Types of Projectors According to Your Needs – In addition to watching movies, projectors are also often used in offices, classrooms, showrooms, and many more. With so many applications for these devices, it is helpful to understand the different types of projectors and the types of lenses needed to make it easier to determine the best projector type for a given situation.
Referring to itstillworks.com, there are generally two types of projectors. Each of these types is DLP (Digital Light Processing) and LCD (Liquid Crystal Display). At the beginning of the projector was introduced, there was even a type of CRT (Cathode Ray Tube) used. It uses 3 tubes, each presenting a primary color.
Due to their large size, low light output, and frequent need to concatenate and align the projected image from each tube, the CRT type is no longer in common use.
Here we summarize the complete types of projectors:
LCD projectors work by utilizing a polarized mirror that passes through and only reflects specific colors of light. This causes each red, green, and blue channel to be separated and then converge back through the prism after passing through the LCD panel, which controls the intensity and saturation of each color.
DLP projectors are classified as 1 chip or chip. Each chip houses millions of mirrors that reflect light thousands of times every second. The 1-chip DLP projector can produce more than 16 million colors, while the 3-chip model can produce more than 35 trillion colors.
This allows the DLP projector to reproduce a more natural image. The density of each mirror in a chip makes it difficult to see the space separating the pixels and, in turn, creates a smoother and sharper image compared to LCD technology.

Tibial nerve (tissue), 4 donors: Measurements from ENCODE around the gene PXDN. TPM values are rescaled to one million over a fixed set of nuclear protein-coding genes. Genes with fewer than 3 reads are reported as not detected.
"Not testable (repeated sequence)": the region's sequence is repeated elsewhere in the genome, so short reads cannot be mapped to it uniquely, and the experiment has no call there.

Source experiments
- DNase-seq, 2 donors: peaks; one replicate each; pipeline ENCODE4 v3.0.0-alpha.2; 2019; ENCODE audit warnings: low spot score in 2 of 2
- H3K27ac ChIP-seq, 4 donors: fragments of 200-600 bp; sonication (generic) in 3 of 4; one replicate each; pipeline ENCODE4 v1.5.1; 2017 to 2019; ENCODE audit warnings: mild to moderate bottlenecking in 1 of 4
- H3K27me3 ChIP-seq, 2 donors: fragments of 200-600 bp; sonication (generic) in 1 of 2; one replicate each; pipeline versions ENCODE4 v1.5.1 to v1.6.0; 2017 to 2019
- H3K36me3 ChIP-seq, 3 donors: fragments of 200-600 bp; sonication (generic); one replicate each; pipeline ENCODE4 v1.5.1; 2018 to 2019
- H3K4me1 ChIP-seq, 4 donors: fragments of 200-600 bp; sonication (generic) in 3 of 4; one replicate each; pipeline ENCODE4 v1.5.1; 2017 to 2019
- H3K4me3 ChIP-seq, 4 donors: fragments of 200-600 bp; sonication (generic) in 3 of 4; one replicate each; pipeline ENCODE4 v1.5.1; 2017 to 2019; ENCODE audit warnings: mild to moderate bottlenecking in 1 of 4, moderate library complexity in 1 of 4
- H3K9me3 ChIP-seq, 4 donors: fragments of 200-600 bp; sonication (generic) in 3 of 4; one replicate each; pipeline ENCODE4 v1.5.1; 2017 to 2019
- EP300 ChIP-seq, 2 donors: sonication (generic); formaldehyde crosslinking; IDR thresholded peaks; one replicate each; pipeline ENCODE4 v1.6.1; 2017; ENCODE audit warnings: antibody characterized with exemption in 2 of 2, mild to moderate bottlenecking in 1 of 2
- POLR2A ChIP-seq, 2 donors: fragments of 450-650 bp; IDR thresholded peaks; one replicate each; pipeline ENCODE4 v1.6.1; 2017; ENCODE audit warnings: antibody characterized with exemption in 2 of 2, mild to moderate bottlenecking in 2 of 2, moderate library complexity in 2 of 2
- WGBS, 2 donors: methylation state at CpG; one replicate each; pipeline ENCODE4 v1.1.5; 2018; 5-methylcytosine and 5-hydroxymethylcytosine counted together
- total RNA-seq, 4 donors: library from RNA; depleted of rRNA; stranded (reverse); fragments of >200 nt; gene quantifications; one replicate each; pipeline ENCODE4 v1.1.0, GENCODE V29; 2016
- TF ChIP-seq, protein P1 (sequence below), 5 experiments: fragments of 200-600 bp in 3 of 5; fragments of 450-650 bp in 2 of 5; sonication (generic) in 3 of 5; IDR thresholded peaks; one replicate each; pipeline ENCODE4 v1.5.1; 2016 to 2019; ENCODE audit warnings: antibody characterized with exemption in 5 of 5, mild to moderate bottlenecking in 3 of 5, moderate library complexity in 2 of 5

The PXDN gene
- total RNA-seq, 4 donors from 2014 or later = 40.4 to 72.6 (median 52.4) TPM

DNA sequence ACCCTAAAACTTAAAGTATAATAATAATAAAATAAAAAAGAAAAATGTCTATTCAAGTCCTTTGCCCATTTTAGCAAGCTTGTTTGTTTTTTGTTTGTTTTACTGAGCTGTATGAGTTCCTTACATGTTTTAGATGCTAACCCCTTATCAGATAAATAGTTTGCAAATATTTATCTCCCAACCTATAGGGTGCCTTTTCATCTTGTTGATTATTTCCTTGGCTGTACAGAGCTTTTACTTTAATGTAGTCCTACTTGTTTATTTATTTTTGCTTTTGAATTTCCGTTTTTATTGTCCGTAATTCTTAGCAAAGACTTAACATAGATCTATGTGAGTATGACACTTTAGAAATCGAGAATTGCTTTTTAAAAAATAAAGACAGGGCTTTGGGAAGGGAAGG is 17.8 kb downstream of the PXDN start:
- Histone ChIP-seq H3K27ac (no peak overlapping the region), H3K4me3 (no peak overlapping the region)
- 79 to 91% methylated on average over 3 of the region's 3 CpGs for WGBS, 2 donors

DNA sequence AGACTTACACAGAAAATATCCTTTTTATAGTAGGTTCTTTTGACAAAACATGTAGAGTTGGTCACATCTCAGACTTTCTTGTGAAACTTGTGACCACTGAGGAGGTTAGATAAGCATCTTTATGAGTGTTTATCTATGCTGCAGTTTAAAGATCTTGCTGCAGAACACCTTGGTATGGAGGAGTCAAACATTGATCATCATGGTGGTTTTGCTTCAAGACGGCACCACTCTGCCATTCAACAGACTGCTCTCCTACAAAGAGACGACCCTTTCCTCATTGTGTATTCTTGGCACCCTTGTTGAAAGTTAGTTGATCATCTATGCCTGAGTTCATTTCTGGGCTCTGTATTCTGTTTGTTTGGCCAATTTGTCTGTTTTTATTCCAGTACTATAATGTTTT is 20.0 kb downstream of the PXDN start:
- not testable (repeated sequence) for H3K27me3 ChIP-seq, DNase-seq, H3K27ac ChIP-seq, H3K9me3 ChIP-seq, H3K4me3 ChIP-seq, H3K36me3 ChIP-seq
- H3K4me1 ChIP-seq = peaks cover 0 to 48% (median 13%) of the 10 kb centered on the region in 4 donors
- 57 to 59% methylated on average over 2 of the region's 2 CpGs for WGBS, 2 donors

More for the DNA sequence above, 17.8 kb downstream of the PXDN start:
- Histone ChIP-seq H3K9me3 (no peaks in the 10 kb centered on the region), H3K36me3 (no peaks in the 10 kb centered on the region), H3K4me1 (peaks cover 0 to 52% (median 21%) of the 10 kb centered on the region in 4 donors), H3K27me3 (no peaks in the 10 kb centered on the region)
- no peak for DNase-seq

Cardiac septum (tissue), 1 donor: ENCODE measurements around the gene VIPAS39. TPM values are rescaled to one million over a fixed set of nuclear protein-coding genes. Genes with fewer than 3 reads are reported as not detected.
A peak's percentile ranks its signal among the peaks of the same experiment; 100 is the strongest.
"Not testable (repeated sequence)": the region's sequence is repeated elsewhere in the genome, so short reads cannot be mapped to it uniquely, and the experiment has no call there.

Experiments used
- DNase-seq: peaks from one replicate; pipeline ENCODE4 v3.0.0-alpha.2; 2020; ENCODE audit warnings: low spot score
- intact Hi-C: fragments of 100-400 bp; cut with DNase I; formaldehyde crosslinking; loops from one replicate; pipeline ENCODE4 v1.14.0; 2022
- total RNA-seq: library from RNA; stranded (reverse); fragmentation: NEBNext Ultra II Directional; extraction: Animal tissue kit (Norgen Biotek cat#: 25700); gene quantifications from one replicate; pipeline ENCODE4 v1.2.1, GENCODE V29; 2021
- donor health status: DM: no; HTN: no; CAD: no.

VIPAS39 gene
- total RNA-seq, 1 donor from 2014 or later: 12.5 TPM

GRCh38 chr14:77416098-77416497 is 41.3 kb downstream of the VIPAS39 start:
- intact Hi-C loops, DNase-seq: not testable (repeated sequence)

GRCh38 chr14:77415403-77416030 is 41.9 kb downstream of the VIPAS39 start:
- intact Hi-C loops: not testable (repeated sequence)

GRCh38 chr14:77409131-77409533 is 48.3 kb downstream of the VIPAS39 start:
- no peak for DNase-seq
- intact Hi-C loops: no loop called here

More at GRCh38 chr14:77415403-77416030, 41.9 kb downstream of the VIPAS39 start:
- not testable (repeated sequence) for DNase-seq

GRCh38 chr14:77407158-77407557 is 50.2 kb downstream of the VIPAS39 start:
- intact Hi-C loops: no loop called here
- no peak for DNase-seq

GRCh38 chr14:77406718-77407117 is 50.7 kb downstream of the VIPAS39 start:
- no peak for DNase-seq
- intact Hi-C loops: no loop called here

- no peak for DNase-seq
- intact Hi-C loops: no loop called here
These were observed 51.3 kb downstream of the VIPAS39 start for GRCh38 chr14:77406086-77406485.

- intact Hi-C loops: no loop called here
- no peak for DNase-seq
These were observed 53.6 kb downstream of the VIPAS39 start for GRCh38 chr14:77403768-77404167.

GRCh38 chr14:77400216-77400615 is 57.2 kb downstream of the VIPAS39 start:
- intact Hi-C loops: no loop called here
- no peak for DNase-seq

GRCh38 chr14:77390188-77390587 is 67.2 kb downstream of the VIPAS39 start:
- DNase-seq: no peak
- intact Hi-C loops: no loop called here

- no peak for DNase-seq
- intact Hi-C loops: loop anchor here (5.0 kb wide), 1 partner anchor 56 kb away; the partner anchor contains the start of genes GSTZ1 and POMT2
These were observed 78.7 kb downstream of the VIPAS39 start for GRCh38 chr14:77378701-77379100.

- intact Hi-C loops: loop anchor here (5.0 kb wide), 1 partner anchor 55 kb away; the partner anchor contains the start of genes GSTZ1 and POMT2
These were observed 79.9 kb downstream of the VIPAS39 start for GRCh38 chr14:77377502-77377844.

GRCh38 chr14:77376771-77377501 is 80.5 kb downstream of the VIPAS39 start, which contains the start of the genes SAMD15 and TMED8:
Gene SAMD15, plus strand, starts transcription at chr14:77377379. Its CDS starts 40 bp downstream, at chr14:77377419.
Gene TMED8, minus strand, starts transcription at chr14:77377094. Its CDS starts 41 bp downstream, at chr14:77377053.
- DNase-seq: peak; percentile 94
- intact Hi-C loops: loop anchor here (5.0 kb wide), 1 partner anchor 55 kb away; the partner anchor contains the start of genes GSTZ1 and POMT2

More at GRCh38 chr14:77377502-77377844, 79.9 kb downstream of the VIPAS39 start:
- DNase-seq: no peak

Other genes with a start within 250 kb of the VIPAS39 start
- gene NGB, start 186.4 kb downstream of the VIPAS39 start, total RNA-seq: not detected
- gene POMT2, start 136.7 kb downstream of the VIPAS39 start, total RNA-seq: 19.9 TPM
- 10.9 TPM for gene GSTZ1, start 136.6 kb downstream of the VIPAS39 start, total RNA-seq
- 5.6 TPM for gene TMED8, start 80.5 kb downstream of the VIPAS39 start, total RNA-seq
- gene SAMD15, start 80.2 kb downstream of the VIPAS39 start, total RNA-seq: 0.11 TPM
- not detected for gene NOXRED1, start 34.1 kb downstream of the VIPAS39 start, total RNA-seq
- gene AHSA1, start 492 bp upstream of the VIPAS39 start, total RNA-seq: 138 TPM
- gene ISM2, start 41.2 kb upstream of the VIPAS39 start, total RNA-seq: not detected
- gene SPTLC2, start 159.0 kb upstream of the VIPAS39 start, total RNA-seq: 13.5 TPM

The brightness of the projector is specified in lumens. The higher the lumen value, the higher the potential brightness of the image. The use of the projector and its surroundings determines the type and brightness of the projector required.
When used in small rooms projecting on a small screen, LCDs or DLOs rated from 1,500 lumens to 3,000 lumens can be used with attractive results.
In large venues where larger screens are used or where ambient light can affect the image, a 3-chip DLP projector with a 10,000 lumen to 28,000-lumen rating should be used.
In addition to the type of light source, there is also the type of lens used. If the projector will be placed close to the screen, a short-throw lens model is recommended. A long-throw lens may be required if the projector is positioned at the back of a large room or arena away from the screen. The distance from the projector to the screen and the screen size must be taken into account.
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